Hi, I’m Camzeee and I hit top 100 legend for the month of September. I want to address one of the two major Blizzard nerfs that took place a week ago.
The nerf I’m talking about is the change to Leeroy Jenkins. Blizzard decided to up Leeroy’s mana cost to 5 mana up from 4 and I think it’s an unnecessary step for a few reasons.
Yes, Leeroy is a strong card, but he is a Legendary after all and decks can only run 1 copy of him. His effect is akin to a Fireball and the Whelps he spawns are an additional drawback. It’s not as if he’s doing an unprecedented large amount of damage for his mana cost. The biggest draw of Leeroy is that he’s a minion which can receive buffs.
Goodnight, sweet prince.
Let’s take a look at what decks he’s most frequently played in pre-nerf.
Miracle Rogue: 8 mana, 3 cards > Leeroy, Shadowstep x2 for 18 dmg
Handlock: 10 mana, 3 cards > Leeroy, Power Overwhelming, Faceless for 20 dmg
Hunter: 7 mana, 2 cards > Leeroy + Unleash the Hounds for 6 + # of hounds.
Miracle Rogue takes the biggest hit after the Leeroy nerf for sure because it straight up destroys its ability to use the double Shadowstep combo to end the game. Miracle Rogue is one of the strongest deck archetypes in Hearthstone, but it’s not because of Leeroy: it’s because of the incredible card draw engine provided by Gadgetzan Auctioneer and cheap spells. So if Blizzard’s intention was to hurt Miracle Rogue, it’s going after the wrong card.
Gadgetzan Auctioneer and its incredible card draw engine should be more to blame than Leeroy.
Handlock also was hurt by the nerf since it lost its 3 card mega burst. But Handlock as well is not built on the finisher, and its strength lies in its hero power which gives it incredible card advantage. Handlock has continued to be a dominant threat post nerf even without the burst finish so the Leeroy nerf wasn’t really justified if its intention was to make Handlock less potent.
Hunter has always used Leeroy as additional aggression rather than a key combo piece. In its absence, Hunter has simply phased it out, kept it in sometimes or just used Arcane Golem as charge damage. Leeroy doesn’t really affect how hunter play.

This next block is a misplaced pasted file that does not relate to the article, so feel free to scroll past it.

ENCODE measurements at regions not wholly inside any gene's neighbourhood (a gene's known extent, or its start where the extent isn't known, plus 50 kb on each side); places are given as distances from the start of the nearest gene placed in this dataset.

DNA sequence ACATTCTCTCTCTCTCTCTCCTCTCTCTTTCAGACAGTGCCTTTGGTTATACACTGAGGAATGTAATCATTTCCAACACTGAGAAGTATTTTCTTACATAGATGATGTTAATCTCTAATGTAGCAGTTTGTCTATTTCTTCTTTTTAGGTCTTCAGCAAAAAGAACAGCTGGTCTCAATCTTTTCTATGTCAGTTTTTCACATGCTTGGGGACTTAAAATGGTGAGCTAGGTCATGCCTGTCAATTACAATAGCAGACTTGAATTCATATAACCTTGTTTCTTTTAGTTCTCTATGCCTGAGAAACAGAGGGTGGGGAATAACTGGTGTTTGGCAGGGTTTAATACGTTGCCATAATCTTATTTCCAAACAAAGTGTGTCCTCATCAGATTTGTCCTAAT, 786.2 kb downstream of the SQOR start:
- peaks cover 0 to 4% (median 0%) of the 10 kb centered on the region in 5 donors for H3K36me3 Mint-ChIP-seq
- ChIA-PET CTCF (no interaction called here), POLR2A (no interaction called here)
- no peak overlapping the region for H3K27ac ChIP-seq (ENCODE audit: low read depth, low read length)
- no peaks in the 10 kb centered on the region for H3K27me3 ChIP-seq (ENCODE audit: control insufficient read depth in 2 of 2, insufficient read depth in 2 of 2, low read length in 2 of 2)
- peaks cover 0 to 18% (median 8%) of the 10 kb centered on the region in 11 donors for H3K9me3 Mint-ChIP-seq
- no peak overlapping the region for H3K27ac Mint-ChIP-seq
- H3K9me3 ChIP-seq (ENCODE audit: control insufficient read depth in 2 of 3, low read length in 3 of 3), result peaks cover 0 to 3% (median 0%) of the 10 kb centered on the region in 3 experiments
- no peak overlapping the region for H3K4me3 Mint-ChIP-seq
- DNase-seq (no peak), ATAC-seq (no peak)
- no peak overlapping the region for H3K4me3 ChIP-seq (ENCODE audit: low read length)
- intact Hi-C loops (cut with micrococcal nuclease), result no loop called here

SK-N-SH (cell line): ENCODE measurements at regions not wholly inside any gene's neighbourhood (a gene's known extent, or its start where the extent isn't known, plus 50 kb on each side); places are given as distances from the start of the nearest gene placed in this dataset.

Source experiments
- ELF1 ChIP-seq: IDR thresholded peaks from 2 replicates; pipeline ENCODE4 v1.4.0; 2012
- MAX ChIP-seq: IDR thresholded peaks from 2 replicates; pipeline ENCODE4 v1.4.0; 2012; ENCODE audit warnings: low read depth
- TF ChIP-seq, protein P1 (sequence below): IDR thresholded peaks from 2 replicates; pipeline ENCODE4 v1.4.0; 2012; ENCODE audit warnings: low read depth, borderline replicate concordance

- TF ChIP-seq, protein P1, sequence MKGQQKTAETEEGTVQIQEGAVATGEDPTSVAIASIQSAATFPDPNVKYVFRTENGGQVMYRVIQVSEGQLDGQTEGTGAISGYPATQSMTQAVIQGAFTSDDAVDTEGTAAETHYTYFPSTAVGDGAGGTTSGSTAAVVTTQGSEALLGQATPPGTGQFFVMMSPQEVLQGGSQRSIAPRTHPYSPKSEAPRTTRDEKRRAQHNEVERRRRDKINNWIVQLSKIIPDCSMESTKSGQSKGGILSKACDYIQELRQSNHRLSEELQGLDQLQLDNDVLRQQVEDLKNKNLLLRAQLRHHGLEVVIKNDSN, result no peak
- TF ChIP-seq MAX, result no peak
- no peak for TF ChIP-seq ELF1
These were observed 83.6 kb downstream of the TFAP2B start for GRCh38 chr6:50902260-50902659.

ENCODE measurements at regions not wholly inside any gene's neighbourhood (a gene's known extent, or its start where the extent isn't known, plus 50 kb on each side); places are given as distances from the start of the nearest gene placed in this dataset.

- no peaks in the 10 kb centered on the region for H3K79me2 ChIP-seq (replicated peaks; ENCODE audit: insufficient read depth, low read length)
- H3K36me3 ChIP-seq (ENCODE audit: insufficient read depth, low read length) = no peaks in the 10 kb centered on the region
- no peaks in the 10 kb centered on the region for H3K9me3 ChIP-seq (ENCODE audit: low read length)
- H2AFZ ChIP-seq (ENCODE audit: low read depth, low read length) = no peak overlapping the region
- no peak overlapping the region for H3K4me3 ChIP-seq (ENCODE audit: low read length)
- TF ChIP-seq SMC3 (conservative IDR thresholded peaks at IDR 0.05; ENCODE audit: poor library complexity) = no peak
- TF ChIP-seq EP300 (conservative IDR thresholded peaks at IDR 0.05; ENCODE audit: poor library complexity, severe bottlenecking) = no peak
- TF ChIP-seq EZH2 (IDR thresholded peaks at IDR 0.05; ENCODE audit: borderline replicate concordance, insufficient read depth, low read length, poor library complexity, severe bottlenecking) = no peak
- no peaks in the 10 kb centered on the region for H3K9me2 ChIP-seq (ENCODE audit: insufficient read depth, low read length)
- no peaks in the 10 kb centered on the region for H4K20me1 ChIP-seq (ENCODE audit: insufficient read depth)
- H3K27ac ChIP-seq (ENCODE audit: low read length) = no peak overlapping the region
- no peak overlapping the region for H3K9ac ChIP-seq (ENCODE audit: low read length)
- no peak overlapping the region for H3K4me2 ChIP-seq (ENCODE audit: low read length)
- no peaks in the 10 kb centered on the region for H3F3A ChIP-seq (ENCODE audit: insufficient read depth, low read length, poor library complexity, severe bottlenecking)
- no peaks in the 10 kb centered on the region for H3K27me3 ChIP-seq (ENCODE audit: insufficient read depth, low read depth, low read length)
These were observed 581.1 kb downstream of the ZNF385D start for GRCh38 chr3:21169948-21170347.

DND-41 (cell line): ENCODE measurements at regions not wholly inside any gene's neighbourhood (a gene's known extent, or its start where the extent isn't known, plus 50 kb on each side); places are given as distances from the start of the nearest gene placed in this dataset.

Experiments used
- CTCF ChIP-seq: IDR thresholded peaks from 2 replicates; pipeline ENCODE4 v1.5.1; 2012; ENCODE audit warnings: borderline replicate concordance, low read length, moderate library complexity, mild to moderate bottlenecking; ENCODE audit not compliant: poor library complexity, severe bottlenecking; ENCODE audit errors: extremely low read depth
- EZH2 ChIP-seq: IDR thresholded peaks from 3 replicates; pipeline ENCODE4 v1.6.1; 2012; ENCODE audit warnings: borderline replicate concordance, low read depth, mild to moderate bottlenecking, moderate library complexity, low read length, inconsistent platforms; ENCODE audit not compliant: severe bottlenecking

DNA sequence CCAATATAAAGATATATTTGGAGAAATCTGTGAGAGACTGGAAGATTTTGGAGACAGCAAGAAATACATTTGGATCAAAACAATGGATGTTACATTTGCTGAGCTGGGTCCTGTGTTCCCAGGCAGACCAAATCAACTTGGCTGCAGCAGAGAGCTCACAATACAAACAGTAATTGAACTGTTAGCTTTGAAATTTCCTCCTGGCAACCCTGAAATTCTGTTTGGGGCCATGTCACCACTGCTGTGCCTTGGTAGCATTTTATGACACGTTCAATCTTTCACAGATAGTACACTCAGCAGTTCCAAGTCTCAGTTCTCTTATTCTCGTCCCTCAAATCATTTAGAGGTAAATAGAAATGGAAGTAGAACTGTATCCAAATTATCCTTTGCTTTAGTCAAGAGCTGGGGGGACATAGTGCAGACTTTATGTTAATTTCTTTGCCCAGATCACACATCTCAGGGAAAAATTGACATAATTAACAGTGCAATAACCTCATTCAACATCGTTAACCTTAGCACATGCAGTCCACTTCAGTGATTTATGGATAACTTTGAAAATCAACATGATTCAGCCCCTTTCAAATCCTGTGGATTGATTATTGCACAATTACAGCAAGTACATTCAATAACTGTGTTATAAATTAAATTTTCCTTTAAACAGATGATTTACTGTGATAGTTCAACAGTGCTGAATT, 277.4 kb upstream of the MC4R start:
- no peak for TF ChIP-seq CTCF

So if nerfing Leeroy doesn’t really hurt these three dominant decks and the way they play, why was he nerfed?
Clearly Blizzard must’ve felt he unbalanced the game somewhat. Their reasoning was that Leeroy makes the game uninteractive by making some decks focused more on big finishing combos rather than board control. The problem is, nerfing Leeroy seems to be in accordance with gamers’ sentiment that he can be unfair rather than an objective look at how much power he offers. Previous Blizzard nerfs have targeted cards which offer too much value and thus made the card itself unbalanced such as Tinkmaster Overspark or Novice Engineer, but in a vacuum, Leeroy at 4 mana is a balanced card and instead of trying to nerf him to reduce the combo decks, they should instead target the card draw mechanics that enable them.
Previous nerfs such as the one to Tinkmaster Overspark was more well deserved because the card offered too much value for its cost.
Leeroy by itself has little strength, but it’s the card draw engines available to the best classes that give it the possibility of assembling the exact three or four card combo that can deal massive lethal damage. Leeroy in Shaman post-nerf actually still has incredible burst potential, but because Shaman doesn’t have the card draw engines of the aforementioned decks (hunter pre Buzzard nerf) it doesn’t see much play.
That’s the crucial element here. Leeroy was nerfed because these big combo decks could use him to deal a huge amount of damage. But the problem with these uninteractive combo decks that Blizzard is trying to remove is the card draw engine, not the finish. Leeroy has been made a scapegoat and should not have been nerfed because Miracle Rogue took the fun out of fighting for the board. He was just the best finisher available and now those decks get a small setback and Leeroy becomes worse not because the card itself was overpowered but because the decks that used him can setup combos too reliably. The problem with those decks persists, and that’s where Blizzard should be turning their attention if they want to really deal with non-interactive decks.